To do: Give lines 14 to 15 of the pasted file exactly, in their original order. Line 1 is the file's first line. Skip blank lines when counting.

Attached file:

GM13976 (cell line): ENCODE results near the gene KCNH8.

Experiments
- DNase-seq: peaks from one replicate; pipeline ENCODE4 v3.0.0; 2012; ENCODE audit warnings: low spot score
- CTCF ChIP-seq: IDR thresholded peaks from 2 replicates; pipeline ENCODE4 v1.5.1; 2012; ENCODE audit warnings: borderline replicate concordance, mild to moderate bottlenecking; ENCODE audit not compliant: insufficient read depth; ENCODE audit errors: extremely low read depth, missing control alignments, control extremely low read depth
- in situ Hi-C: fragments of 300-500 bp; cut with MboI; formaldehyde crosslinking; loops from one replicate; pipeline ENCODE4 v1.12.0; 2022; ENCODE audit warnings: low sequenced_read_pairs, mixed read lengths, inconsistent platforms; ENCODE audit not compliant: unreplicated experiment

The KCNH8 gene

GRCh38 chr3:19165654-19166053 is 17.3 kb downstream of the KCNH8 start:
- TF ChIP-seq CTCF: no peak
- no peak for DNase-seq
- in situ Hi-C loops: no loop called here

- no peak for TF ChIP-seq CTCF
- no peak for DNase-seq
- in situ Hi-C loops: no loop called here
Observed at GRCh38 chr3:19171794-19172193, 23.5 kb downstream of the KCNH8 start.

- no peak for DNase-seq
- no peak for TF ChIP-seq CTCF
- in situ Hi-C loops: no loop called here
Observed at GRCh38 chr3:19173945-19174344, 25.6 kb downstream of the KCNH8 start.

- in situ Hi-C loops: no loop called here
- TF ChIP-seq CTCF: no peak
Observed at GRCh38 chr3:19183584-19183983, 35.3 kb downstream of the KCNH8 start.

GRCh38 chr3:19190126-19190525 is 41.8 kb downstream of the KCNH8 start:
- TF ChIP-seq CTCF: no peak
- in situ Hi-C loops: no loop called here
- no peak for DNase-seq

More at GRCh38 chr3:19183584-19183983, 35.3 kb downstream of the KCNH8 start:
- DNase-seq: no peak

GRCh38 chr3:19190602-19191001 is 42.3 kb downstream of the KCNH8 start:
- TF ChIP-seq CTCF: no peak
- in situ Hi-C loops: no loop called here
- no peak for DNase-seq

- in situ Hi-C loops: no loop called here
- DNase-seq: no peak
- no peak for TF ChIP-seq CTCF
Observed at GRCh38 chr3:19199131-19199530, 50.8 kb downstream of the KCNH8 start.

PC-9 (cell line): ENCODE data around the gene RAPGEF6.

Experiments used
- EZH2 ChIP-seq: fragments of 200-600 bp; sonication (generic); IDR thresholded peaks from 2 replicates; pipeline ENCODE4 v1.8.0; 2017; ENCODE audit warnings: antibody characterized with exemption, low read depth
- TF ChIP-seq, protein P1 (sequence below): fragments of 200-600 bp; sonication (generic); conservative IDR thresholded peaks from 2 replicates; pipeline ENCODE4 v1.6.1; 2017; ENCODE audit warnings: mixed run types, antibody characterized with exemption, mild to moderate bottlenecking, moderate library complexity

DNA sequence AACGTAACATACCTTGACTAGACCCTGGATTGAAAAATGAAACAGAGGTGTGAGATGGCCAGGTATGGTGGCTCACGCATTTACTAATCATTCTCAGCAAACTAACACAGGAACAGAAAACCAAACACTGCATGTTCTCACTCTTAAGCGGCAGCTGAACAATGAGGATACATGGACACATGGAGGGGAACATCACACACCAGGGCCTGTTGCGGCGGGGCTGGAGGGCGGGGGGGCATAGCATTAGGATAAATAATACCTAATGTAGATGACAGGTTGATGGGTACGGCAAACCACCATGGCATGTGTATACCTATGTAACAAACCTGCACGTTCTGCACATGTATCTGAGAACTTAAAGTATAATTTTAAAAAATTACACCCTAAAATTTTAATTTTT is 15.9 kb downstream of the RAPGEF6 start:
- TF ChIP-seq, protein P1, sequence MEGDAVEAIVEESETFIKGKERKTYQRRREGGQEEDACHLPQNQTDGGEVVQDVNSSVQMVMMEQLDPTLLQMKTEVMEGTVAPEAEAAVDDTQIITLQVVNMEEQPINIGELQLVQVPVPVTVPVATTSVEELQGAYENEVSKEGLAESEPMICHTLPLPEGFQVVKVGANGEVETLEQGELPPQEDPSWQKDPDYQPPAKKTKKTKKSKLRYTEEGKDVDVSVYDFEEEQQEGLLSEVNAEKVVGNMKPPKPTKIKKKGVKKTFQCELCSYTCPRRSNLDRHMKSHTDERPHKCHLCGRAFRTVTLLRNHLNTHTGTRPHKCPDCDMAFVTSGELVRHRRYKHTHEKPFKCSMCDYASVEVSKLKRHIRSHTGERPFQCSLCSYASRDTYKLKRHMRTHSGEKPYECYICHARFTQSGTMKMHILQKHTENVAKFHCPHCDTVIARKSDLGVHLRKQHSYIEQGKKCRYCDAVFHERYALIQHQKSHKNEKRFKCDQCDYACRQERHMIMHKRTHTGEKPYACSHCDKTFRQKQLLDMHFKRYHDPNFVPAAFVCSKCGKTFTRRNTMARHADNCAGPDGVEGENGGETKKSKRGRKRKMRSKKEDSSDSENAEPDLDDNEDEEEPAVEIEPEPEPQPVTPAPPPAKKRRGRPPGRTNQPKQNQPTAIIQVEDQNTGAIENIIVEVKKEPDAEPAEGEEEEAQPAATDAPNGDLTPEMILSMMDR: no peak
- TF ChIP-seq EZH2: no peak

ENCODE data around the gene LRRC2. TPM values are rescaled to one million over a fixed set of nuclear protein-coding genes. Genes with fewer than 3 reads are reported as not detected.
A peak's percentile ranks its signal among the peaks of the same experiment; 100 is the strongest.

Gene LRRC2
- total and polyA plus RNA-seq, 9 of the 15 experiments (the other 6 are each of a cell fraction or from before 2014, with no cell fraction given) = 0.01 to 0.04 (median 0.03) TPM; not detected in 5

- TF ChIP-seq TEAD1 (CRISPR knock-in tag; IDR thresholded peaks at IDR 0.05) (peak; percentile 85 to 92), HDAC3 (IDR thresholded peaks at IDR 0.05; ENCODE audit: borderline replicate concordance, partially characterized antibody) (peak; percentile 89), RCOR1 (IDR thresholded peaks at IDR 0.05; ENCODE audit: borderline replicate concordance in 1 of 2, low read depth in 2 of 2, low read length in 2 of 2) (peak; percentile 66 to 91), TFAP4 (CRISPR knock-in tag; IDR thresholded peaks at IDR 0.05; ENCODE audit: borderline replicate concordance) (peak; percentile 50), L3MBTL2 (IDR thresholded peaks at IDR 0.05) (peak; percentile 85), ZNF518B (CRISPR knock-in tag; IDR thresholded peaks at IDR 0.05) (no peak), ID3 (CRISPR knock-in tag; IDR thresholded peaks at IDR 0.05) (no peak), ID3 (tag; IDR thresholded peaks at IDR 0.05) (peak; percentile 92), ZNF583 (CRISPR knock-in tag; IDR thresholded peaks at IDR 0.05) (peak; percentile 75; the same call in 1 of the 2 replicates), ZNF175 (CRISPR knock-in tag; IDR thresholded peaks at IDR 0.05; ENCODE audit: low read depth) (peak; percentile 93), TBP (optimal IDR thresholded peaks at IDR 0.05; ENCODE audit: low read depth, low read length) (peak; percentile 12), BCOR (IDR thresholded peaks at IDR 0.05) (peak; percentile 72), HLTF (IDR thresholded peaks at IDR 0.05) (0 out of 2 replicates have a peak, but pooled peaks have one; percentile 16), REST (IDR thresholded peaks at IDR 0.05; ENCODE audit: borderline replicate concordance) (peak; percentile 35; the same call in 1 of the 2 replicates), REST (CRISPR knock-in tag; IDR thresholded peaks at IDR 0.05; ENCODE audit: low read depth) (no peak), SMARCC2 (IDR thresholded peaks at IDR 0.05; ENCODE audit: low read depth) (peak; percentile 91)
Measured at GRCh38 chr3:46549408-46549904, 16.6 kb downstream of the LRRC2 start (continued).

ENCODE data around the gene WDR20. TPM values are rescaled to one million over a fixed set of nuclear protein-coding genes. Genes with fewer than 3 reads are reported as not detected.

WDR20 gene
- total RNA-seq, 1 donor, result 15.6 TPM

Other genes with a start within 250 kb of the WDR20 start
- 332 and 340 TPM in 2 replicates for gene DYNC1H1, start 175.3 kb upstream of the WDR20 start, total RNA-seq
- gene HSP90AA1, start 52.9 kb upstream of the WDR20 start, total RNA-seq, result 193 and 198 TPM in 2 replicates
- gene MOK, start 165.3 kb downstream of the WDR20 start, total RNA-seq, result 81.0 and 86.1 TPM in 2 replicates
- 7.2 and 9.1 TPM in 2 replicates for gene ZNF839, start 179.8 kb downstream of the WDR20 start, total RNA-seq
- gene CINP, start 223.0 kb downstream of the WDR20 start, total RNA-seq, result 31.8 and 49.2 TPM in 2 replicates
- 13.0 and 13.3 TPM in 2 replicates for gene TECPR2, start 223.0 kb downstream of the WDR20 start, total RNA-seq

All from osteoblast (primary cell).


Observed at GRCh38 chr3:19171794-19172193, 23.5 kb downstream of the KCNH8 start.

- no peak for DNase-seq